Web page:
seventy-five minutes is no time at all to do much of any lawyering.

i got done with writing my practice MPT around 1:25.
i had just enough time to get up to Contracts class but not enough time to eat lunch.
the PSE had packed me a peanut butter and jelly and banana sandwich.
i scarfed down half the sandwich as the Professor was getting things started and the second half [diagonally-cut] at the mid-class break.

in Contracts on Tuesday we started talking about defenses to contracts.
about how people can get out of a contract if they find themselves in one.
the first, most obvious way, and the topic of the day's discussion was diminished mental capacity.
we talked about one case from the early 1970s where some lady school teacher was suffering from one of the many ladies' diseases women used to get from the patriarchy, neurosis or hysteria or the vapors or whatever.
before her husband could take her to a psychiatrist to get masturbated or given electroshock therapy she signed some papers that effectively reduced her pension so her husband sued to have it reinstated.
we also talked about a case of a seventeen year old kid who bought himself a car but, because he is considered legally an infant under the law until he reaches the age of majority, he could not be held liable for the contract.
the lesson there, kids, go out and buy as many cars as you can before you turn eighteen and don't pay for any of them.
kids are liable to pay when they contract for “necessaries” however, because society has an interest in making sure kids get medical care and food and a place to live indoors and in America, if you can't guarantee a vendor will get his nut, nobody would sell anything to anyone under eighteen.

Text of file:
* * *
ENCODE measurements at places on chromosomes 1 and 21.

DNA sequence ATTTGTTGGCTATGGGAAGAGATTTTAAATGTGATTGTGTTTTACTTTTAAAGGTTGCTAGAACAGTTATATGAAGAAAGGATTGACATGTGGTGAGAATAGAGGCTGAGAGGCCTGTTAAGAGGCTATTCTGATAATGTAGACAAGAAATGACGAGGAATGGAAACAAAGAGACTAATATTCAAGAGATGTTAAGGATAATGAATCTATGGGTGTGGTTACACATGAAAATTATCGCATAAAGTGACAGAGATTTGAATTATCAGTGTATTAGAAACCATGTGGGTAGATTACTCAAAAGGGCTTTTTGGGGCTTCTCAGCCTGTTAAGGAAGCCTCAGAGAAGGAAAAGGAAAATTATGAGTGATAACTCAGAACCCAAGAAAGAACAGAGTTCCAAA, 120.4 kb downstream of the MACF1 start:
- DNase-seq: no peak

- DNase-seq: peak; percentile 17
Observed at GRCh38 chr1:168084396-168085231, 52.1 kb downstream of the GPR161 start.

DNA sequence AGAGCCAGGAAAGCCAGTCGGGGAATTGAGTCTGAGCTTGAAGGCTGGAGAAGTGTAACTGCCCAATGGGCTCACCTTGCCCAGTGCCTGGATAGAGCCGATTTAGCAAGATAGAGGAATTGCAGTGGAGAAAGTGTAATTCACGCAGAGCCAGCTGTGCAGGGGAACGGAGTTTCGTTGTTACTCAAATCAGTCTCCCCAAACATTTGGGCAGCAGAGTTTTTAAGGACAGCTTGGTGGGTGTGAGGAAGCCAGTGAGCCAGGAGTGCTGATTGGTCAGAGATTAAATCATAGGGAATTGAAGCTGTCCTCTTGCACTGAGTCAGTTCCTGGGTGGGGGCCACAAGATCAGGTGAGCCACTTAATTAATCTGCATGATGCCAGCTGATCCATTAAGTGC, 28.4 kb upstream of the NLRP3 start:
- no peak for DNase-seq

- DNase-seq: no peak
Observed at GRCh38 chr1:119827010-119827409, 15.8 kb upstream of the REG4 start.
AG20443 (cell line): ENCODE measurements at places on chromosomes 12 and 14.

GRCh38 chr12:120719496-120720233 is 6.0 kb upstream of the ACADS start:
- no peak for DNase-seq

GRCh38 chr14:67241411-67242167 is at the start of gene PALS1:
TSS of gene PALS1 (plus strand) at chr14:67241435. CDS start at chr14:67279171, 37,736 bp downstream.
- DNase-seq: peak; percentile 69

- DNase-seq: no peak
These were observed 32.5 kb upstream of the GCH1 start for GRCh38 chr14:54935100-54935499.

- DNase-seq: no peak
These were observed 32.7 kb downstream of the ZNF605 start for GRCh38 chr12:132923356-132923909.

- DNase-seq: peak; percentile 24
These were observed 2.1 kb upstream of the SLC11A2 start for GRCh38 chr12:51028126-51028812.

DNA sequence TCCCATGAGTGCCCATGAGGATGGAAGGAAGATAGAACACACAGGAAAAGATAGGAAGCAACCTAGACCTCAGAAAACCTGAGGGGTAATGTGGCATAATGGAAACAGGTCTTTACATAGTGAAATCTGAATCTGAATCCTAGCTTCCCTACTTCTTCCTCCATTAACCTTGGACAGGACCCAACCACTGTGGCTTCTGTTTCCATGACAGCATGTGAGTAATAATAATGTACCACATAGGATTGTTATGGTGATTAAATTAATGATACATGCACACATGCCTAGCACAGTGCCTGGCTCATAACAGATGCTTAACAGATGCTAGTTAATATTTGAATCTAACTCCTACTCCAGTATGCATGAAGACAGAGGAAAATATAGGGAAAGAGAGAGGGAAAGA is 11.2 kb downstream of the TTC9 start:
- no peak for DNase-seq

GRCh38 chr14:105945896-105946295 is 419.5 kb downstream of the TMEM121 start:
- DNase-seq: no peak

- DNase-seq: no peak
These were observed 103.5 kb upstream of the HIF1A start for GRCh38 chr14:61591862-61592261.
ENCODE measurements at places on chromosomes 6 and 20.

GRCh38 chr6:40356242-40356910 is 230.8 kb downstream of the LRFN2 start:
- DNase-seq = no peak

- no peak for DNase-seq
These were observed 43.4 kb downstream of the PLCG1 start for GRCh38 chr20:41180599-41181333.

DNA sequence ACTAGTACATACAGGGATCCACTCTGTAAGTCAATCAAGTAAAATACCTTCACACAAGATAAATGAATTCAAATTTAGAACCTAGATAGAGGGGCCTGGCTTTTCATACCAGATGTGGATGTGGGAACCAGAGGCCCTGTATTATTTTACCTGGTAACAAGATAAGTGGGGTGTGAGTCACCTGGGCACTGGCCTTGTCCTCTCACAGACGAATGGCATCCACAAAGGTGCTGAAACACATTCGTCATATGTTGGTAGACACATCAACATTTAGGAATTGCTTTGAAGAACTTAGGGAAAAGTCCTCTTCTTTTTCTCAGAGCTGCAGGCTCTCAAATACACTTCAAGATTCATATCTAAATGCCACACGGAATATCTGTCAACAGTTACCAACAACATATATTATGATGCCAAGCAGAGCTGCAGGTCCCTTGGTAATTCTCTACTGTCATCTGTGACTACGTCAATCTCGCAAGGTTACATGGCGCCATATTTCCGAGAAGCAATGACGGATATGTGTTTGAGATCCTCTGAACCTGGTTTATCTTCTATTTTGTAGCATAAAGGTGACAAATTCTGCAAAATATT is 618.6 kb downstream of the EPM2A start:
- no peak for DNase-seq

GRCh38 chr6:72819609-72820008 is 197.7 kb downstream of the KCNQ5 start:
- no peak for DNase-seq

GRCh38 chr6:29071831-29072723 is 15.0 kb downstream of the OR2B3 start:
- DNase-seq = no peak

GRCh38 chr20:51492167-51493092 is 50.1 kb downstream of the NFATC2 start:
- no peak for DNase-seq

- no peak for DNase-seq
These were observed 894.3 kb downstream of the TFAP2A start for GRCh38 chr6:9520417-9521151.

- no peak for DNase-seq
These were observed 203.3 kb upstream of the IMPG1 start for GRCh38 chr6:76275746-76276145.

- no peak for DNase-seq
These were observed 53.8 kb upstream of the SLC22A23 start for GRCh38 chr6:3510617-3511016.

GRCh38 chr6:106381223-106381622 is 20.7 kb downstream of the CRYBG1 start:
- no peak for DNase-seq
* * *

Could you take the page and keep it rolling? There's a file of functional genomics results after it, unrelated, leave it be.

at 3:20 [or a little over, our Contracts Professor often runs over] class had finally come to an end but my long, hard day wasn't through yet.
from 3:30 to 5:20pm on Tuesday we had a second Property class.
because our Professor wanted to take two weeks off for Spring Break but the American Bar Association requires that Law Students have so many hours of physical class time and because our Professor is also the Dean, he figured he would just make us do this.
but it wasn't just my class that had an extra Property, all three sections of Law School first-years had to meet in the assembly hall for this bonus session.
i guess all of the Property Professors want to take an extra vacation day.
the good news was that we didn't have any reading to do for this bonus session.
it was just a lecture we had to sit and listen to.

a lot of the time when we have a large group meeting they will bring in free food.
Poppa John's or sandwiches from Jason's Deli.
no such luck this time but i went and looked in the student kitchen where they'll sometimes put leftover food from other events that go on at the Law School and, sure enough, there was something to be scrounged.
there was a big bowl of salad that i piled high on a plate i found.
i went a little overboard, killing it when i probably should have left at least half of my portion in case somebody else might have wanted but, fuck them, i was hungry.
unfortunate, the dressing turned out to be Caesar and had a really, really strong anchovy taste.
sometimes i like Caesar dressing, but this just tasted like i was sucking a fish tank filter.
i ended up throwing my whole place piled high with salad out, which was a waste.
fortunately, there was also a tub of cold Alfredo pasta sitting out so i piled another plate with several spoonfuls of that and went into the assembly hall to watch the lecture.
the topic was on Intellectual Property.
the school is really trying to push its Intellectual Property department, but i can give a shit, really.
after i finished my plate of pasta, i spent the rest of the time watching the clock tick.

//[ab irato ad astra]

September 2017